Tax-free payments for small and medium businesses have been increased to $100,000 each. Small and medium businesses will also now have access to cheap government guaranteed loans as part of the government’s $66 billion Coronavirus rescue package.
The $100,000 can be used for wage subsidies. However workers who have been stood down or laid off can access a new welfare wage tied to them.
This second stimulus package by the government will not be the last, as Treasurer Josh Frydenberg has indicated that a third stimulus package will very likely be needed.
When accounting for the first stimulus package worth $17.6 billion along with $105 billion given to banks last week by the Reserve Bank of Australia and the government we have a total of $189 billion thrown at the crisis – Which makes up roughly 9.7 per cent of GDP.
The key measure of the first stimulus package is the $25,000 tax-free payment for businesses with aggregated annual turnover less than $50 million per year. However, this measure has now been amended to allow for a maximum tax-free payment of $100,000 per business (with a minimum total payment of $20,000), with the scheme now being made accessible for not-for-profit charities as well.
Thus, upon lodgement of activity statements from 28 April 2020, eligible businesses which pay salaries and wages will now receive a minimum tax-free payment of $20,000. The tax-free payment will broadly be calculated and paid by the ATO as an automatic credit to an employer. This amount is a significant jump from the original $2,000 amount in the first stimulus package.
Under the new scheme, businesses that pay the Australian Taxation Office income tax on their employees’ salaries and wages on either a quarterly or monthly basis will now receive a payment worth 100 per cent of the amount withheld, up to a maximum of $100,000 per business. However, eligible employers that pay salary and wages are entitled to receive a minimum (tax-free) payment of $20,000 in two stages, even if they are not required to withhold PAYG tax.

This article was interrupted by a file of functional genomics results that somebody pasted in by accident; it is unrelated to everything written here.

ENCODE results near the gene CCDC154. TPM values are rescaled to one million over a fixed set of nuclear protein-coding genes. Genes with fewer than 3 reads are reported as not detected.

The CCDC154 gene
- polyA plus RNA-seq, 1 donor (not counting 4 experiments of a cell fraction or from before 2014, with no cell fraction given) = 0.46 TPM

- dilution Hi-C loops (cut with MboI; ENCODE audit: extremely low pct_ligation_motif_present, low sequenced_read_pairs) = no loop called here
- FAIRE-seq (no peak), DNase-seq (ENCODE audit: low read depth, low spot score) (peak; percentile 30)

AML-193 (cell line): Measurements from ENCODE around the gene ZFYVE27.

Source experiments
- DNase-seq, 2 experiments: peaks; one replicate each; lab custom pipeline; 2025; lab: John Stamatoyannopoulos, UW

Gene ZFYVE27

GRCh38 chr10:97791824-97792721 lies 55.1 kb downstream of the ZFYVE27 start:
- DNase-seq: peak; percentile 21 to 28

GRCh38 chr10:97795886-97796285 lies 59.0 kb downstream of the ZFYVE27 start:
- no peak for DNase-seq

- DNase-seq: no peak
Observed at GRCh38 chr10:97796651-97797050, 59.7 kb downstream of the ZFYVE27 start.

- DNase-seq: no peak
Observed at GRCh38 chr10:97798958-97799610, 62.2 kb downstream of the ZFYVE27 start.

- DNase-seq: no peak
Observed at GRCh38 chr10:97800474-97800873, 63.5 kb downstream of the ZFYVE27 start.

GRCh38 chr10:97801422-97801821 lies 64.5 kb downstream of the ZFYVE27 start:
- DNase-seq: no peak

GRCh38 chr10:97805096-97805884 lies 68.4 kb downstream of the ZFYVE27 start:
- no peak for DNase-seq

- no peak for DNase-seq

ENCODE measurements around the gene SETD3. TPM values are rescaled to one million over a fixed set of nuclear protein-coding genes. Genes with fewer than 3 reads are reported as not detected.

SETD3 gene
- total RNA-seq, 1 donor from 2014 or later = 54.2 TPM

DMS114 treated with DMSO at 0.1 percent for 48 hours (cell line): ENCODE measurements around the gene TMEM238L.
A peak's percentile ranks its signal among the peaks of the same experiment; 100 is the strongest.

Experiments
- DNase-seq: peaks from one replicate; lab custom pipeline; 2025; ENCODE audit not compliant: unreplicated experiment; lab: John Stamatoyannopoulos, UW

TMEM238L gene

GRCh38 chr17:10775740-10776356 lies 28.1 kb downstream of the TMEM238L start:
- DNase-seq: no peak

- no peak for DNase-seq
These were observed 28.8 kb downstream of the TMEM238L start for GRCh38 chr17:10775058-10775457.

Coronavirus SME Guarantee Scheme
Also as part of this stimulus package, is the new $40 billion loan facility for small and medium businesses. This measure set up to complement an announcement by the banks that they would freeze repayments on business loans for six months, at a cost to the banks of $8 billion.
Under the scheme, the government will guarantee 50 per cent of new loans issued by eligible lenders to SMEs.
The measure is known as the “Coronavirus SME guarantee Scheme” and the government and banks will each contribute $20 billion for loans to be administered by the banks. No fees will be applied under this scheme, which will be made accessible to new or existing customers of banks and non-bank lenders.
Early Release of Superannuation
The government also now has a measure in place which will allow individuals experiencing financial stress as a result of the Coronavirus epidemic to access up to $10,000 of their superannuation in 2019-2020 and an additional $10,000 in 2020-2021.
Eligible individuals can apply for this scheme online through myGov before 1 July 2020. They can also access as a further $10,000 from 1 July 2020 for another three months. No tax will need to be paid on the amounts released and the amounts withdrawn will not affect Centrelink or Veterans’ Affairs payments.
The treasury estimates that the total cost of this measure will be close to $1.2 billion over the forward estimates period.
Please Note: Many of the comments in this publication are general in nature and anyone intending to apply the information to practical circumstances should seek professional advice to independently verify their interpretation and the information’s applicability to their particular circumstances.